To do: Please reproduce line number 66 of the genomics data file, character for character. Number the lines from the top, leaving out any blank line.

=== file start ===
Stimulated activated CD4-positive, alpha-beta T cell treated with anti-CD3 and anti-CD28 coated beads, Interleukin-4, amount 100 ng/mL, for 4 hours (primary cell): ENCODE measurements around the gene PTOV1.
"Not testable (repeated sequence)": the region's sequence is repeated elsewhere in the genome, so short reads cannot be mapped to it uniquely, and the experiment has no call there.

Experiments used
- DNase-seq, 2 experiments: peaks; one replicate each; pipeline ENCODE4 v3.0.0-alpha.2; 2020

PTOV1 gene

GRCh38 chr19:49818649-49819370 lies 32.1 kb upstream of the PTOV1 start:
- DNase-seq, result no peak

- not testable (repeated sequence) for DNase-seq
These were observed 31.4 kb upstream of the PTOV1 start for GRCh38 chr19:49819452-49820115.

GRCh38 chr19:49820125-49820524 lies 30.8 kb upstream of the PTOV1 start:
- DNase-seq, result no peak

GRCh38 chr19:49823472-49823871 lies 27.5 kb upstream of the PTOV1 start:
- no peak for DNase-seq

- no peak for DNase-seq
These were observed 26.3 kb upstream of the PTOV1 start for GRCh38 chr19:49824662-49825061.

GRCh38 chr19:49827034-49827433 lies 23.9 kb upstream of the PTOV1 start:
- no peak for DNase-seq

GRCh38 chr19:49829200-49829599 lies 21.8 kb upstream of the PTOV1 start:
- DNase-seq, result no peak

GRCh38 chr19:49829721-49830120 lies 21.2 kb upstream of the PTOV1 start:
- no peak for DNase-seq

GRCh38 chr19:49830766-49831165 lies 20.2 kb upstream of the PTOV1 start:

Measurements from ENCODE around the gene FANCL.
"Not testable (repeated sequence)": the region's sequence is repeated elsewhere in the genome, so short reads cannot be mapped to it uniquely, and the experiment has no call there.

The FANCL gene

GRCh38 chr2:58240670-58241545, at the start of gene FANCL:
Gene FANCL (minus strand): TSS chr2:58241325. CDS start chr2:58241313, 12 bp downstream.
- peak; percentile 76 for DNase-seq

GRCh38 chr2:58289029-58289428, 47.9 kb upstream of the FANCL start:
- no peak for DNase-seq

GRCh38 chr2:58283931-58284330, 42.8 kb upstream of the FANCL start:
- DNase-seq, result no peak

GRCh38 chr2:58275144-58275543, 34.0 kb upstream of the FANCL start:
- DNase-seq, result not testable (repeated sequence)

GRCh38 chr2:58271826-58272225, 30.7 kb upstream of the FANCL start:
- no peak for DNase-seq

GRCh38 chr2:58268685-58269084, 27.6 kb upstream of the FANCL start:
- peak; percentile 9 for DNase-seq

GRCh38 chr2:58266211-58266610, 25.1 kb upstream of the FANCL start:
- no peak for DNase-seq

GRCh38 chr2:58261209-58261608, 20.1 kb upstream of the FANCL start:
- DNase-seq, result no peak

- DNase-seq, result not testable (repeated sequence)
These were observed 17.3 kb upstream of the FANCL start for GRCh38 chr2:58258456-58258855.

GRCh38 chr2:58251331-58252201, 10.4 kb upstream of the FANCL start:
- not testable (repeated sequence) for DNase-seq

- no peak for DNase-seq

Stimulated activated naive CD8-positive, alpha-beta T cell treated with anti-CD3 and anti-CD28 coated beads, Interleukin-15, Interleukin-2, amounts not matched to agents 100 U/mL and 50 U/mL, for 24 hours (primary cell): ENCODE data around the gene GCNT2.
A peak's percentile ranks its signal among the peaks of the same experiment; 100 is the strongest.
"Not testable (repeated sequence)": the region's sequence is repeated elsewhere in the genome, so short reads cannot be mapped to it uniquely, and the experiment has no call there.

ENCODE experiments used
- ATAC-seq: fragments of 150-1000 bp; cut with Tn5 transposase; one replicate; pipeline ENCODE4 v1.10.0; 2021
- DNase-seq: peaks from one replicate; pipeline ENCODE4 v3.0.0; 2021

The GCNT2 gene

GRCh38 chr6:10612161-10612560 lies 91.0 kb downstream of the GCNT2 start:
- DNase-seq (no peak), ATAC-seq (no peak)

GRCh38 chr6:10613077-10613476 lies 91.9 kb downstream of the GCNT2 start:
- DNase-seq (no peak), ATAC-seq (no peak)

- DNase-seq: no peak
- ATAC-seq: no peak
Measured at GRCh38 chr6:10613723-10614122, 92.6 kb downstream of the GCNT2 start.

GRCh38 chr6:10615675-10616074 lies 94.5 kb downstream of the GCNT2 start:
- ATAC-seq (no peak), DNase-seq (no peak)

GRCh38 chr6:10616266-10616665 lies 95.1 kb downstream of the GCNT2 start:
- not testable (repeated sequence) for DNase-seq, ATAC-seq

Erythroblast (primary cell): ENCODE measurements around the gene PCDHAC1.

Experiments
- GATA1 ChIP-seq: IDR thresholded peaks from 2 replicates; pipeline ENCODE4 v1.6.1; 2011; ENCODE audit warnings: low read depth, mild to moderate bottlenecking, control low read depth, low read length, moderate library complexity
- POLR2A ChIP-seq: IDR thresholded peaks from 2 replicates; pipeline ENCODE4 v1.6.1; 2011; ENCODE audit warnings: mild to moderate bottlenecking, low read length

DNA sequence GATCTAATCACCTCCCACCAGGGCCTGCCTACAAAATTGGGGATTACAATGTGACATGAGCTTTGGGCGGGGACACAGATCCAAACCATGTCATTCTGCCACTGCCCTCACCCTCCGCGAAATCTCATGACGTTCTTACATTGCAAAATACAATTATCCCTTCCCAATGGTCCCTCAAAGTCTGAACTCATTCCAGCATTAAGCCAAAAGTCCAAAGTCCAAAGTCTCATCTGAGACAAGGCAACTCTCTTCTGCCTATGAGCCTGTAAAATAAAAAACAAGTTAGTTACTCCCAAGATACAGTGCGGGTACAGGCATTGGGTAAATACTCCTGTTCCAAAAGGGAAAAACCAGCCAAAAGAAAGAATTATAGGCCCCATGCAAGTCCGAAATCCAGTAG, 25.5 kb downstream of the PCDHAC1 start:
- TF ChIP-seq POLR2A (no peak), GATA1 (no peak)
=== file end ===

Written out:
Erythroblast (primary cell): ENCODE measurements around the gene PCDHAC1.